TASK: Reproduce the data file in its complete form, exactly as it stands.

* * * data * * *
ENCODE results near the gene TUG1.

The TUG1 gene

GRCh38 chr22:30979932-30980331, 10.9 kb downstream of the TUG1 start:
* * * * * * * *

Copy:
ENCODE results near the gene TUG1.

The TUG1 gene

GRCh38 chr22:30979932-30980331, 10.9 kb downstream of the TUG1 start: